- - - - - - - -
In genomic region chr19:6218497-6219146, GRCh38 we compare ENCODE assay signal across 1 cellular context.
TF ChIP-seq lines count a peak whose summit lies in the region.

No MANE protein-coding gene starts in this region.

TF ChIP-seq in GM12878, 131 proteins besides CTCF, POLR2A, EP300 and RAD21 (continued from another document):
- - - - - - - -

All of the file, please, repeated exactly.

In genomic region chr19:6218497-6219146, GRCh38 we compare ENCODE assay signal across 1 cellular context.
TF ChIP-seq lines count a peak whose summit lies in the region.

No MANE protein-coding gene starts in this region.

TF ChIP-seq in GM12878, 131 proteins besides CTCF, POLR2A, EP300 and RAD21 (continued from another document):